The best filter coffee award went to the Bottle Kiln of Derbyshire, for a Kenyan coffee roasted by Peter James at James Gourmet Coffee.

“The coffee used was a Kenya Kirimahiga AA 2013, from the Muranga region in central Kenya,” the Bottle Kiln told the trade’s news magazine.  “Kirimahiga is both a wet mill and a co-operative society, transparent in ecological and ethical practices. The taste profile is Juicy grapefruit enveloping soft blackcurrant.

“We use the two-cup filter holders – we started with ceramic, and moved to plastic as they retain the heat a lot better, and we place straight onto the cup instead of using a stand, as this also brings in an element of heat loss. Drinking a cooler filter coffee can give a much more interesting profile, but on a commercial basis, heat is unfortunately the big factor.”

The ‘best tea’ prize also went to a barista often noted for his coffee – this was Steve Dyson of Spring Espresso in York. He made the interesting point  that when a customer asks for a ‘green’ tea, that may not be exactly what they want.

“All our Chinese teas come from the Canton tea company. We serve all of these teas in our shop in a Piao tea pot (something which looks similar to a cafetiere, but allows for an upper steeping chamber which allows brewed tea to pass into a lower serving chamber).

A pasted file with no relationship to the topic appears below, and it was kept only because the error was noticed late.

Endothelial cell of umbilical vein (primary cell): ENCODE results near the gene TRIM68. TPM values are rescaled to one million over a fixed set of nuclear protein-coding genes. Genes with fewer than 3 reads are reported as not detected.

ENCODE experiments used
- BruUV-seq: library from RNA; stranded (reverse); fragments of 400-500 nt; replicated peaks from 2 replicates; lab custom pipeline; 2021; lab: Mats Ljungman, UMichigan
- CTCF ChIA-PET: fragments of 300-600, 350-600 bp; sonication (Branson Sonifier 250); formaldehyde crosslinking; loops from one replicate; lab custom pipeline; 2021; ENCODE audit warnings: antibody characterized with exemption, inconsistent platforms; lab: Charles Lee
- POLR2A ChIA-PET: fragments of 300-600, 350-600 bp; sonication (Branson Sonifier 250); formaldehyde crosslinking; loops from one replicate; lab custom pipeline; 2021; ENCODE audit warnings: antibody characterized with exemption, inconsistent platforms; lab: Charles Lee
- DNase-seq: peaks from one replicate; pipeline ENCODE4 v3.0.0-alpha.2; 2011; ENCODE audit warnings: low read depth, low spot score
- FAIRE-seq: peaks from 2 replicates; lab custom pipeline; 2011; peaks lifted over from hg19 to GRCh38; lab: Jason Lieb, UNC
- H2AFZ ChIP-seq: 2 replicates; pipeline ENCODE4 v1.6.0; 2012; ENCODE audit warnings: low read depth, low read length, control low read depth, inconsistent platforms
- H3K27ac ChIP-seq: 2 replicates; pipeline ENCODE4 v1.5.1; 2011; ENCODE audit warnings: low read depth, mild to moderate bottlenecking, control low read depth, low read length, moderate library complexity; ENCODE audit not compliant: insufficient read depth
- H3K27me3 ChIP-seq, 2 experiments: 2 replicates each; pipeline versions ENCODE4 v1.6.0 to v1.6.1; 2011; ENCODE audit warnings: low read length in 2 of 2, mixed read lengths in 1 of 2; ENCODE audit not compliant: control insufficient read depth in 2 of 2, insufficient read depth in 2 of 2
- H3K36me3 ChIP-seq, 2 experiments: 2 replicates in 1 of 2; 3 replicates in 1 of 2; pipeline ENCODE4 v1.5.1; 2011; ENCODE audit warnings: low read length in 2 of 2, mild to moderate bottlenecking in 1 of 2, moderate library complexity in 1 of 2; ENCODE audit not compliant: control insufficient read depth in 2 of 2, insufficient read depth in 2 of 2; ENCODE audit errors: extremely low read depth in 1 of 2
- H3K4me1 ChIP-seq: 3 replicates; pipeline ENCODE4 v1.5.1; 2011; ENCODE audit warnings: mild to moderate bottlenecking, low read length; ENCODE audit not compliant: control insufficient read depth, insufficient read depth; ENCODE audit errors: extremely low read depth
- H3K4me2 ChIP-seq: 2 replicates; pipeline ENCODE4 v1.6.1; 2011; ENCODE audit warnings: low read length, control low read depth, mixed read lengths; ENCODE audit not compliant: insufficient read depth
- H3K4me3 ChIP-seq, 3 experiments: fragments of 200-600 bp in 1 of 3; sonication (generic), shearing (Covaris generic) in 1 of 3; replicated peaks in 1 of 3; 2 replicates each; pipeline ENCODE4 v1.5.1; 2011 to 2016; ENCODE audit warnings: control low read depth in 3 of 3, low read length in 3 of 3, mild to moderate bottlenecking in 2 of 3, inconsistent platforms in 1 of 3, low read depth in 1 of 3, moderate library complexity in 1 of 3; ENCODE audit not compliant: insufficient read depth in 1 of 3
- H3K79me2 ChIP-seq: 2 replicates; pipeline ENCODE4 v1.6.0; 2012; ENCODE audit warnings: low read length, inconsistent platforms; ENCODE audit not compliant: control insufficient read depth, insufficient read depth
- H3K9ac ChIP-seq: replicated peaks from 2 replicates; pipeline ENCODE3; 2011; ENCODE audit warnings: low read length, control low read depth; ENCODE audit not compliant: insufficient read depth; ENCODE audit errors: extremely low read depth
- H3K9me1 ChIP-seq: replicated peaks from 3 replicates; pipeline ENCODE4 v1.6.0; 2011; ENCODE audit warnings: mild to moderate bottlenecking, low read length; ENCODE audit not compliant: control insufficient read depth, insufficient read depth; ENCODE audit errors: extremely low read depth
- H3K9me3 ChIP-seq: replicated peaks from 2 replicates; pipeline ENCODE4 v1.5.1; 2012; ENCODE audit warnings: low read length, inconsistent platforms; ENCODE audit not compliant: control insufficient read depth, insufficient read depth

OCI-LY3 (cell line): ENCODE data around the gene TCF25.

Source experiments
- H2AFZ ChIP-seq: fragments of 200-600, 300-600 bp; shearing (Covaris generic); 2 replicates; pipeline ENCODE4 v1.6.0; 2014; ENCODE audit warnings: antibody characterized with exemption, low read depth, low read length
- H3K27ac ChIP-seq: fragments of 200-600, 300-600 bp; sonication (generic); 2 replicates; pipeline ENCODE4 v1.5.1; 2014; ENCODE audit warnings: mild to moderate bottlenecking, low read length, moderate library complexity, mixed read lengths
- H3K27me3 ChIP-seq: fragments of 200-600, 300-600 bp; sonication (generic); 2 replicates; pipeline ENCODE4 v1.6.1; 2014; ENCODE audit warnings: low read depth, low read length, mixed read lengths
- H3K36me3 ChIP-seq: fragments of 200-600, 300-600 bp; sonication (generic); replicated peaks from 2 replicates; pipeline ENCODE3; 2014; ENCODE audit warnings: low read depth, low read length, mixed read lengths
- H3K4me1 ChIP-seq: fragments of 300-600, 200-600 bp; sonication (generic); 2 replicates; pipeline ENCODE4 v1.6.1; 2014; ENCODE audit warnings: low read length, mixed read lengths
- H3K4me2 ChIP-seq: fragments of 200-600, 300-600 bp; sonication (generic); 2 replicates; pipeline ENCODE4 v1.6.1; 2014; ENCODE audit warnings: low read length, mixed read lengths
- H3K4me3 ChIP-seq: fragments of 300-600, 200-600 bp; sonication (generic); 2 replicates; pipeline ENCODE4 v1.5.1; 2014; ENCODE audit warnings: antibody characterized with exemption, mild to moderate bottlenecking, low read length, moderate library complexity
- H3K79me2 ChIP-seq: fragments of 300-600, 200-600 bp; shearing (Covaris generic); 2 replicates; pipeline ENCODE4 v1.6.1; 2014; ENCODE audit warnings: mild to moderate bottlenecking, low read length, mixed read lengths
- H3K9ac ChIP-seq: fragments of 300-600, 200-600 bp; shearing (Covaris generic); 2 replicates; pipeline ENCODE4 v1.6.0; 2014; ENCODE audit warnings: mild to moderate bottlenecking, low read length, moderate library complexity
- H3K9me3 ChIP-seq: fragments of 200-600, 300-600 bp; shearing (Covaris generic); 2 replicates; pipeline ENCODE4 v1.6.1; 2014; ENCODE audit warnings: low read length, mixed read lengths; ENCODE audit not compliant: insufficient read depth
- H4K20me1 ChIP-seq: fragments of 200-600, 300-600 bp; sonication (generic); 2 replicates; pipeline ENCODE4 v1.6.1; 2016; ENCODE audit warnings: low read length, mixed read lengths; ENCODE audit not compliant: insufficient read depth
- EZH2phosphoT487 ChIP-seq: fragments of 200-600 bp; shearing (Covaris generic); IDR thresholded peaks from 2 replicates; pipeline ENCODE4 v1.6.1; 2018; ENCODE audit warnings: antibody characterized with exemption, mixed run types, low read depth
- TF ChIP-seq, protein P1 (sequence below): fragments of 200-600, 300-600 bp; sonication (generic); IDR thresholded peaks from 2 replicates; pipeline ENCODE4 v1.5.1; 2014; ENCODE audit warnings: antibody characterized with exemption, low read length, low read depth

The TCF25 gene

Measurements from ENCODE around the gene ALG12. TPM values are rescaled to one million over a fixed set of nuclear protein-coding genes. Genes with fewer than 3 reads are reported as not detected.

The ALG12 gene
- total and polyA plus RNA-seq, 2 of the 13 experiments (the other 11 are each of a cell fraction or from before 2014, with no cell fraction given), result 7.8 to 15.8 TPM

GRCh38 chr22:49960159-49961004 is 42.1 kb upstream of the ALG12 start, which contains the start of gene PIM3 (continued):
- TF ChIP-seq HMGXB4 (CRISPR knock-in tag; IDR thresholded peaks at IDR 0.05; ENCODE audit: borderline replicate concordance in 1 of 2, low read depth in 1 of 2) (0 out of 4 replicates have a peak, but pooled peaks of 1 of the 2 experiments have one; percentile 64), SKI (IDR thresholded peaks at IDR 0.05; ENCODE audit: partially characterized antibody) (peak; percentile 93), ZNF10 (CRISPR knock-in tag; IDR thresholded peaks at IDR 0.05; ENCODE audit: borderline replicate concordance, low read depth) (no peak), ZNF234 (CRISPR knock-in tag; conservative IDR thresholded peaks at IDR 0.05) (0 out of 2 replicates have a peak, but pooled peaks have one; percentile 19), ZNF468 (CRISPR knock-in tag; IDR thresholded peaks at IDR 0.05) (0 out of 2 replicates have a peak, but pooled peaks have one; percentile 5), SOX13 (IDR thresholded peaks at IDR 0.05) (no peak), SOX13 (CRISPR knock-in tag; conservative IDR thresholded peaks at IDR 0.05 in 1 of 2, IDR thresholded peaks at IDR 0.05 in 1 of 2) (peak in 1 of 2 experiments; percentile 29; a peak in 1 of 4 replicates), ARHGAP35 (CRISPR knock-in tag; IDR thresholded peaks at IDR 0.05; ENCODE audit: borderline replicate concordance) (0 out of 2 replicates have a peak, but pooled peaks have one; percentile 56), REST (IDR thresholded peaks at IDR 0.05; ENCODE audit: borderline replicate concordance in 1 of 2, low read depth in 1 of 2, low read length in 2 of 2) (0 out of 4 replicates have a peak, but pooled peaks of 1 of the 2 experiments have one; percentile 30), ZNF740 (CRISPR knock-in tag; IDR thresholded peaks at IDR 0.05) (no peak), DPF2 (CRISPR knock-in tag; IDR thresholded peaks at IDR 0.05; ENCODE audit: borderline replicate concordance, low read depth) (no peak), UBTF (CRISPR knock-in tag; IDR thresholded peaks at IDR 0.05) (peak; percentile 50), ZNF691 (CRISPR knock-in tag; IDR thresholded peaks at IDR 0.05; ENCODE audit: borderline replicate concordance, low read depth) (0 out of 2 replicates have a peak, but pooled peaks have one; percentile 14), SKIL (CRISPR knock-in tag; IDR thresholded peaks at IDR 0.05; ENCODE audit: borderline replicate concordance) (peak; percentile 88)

“We serve on a wooden tray with a modern Chinese tea cup without handle, and with extra water.  The extra water is given because although Chinese teas appear expensive, £3 in our shop, you can get many infusions from a serving.

“More and more we have an increasing number of customers asking for ‘green tea’. What they often mean is a Chinese-style tea, as a lot of them have heard about the health properties of these teas. If they say ‘green tea’ we will try to suggest other Chinese teas they might like.”

His winner was an oolong from Canton. “As the water cools from the 90c we serve it at, the flavours change and develop – many customers say they get peach or honey flavours.”

Among the BSA’s other ‘best drink’ awards, the Apple Tree of Barton Marina, Staffs, won the best hot chocolate, the Crema espresso bar in Bridlington took the best latte, and Pumphrey’s of Newcastle  won the best cappuccino.

Several cafes won the right to display the BSA’s 5-cup emblem, which represents the association’s judging of the very best practice in beverage preparation and service. They were the Bottle Kiln, the Barista’s Coffee Shop of Chester, Pumphrey’s, the Crema, Spring Espresso, Coffee Fix of Gatley, the Apple Tree, the Hall in Lancaster (that’s also the Atkinson’s roastery), Cartmel Coffee of Grange-over-Sands, and the Habitat in Aberfeldy.

(It was quickly noted by several observers that all the top awards went to the midlands and north… however, there were many southern winners of the next grade, the 4-cup rating).

The retired champion athlete Dame Kelly Holmes presented the awards. She has, of course, ambitions to open a coffee house of her own shortly.


This item was written by Boughton’s Coffee House magazine, and has appeared on the Caffe Culture news portal, the website allied to the coffee trade’s main show :      

The Beverage Standards Association can be found at .